The McDonald’s route to The Good Life

Henry Dimbleby and John Vincent endured terrible lunches as City management consultants. Which inspired them to launch Leon, their chain of healthy-eating fast-food restaurants.

The tale behind healthy-eating fast-food chain Leon sounds like a scriptwriter's pitch for a souped-up Noughties version of The Good Life. Co-founders Henry Dimbleby and John Vincent were once 100-hour-a-week management consultants in the City before they left it all behind to go it alone and pursue healthier lifestyles.

Now Vincent, 36, has just put a geothermal heat pump under his Sussex home, while Dimbleby, 37, is starting a snail farm "with limited success" from his garden in Hackney, London. "You have to clean them and put them in a net with lettuce for a month, which is difficult when someone's just thrown some crack over your wall."

Healthy living hasn't always been a priority for the pair. As busy City executives, a typical lunch involved going to a vending machine and finding "the least horrible thing to eat", says Dimbleby, whose father is broadcaster David Dimbleby. Vincent would regularly dine on bizarre pre-packaged creations, such as a "scotch-egg-type thing with sausage meat, hollowed out and stuffed with coleslaw". It's a diet that will have you falling asleep at your desk, he says not to mention a recipe for a bad sex life.

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But they have one thing to thank their bad lunches for: it's where they got the idea that fast food doesn't have to be bad food. For six months in 2003, the two began devising a menu with chef Allegra McEvedy. They had a vision of a fast-food joint where hot, healthy meals would slide down the chutes such as Moroccan meatballs, rather than cheeseburgers.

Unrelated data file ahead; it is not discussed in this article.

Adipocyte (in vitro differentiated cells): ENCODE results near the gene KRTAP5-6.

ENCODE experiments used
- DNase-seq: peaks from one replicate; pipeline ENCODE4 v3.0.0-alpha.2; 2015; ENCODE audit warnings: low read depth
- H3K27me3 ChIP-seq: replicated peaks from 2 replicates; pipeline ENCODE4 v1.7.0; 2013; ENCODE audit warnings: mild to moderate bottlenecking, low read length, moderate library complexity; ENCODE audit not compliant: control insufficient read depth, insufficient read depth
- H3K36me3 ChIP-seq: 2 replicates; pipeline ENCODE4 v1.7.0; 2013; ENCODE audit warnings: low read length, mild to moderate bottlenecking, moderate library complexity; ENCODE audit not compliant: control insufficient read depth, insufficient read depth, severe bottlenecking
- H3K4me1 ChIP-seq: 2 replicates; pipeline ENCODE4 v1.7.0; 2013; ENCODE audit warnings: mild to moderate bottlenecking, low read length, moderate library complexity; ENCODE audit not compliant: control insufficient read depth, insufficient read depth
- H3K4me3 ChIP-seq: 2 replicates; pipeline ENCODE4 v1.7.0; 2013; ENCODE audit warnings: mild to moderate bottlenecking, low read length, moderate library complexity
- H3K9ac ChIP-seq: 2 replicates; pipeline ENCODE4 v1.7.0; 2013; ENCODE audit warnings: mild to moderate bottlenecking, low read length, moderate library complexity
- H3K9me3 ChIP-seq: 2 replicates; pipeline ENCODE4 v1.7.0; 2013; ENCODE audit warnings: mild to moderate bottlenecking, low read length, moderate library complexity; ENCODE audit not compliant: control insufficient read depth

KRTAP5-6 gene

Having worked with White & McKay owner Vivien Imerman, Vincent convinced Imerman and his brother-in-law, property magnate Robert Tchenguiz, to invest £650,000. We gave away half the equity, says Vincent "not very good". But it's understandable, says Dimbleby: "we were two guys who'd never run a restaurant looking for money".

Scouting for locations, "it was very tempting to go for a property that was off pitch' (ie, cheaper to rent). But you actually have to get a property that is right in the thick of the competition," says Vincent. "The only way to test this model is to be next to Starbucks, Pret a Manger and McDonald's."

So the first Leon was opened on London's Carnaby Street in July 2004. But early sales figures came in at just £8,000 a week £6,000 short of breaking even. So "we got a pen and ran a line through the menu. There was just too much there" it was confusing customers, says Dimbleby.

The cutbacks worked. Within a year, sales had picked up to £18,000 a week, and they opened a second outlet in Ludgate circus. Soon after, Leon hit the £1m annual turnover mark. Today, it has eight outlets, turning over sales of £8m and in September the pair are opening a branch in Bristol, their first outside London. This is "the first milestone" in delivering 30-35 outlets by 2010.

In an era where people are browbeaten about their lifestyles on every side, the Leon founders prefer to let their actions do the talking. "We've never preached," says Vincent. "You know, you either tell people you're funny, or you make them laugh. We want to act in a way that represents the good life, not tell them about it."

Jody Clarke

Jody studied at the University of Limerick and was a senior writer for MoneyWeek. Jody is experienced in interviewing, for example digging into the lives of an ex-M15 agent and quirky business owners who have made millions. Jody’s other areas of expertise include advice on funds, stocks and house prices.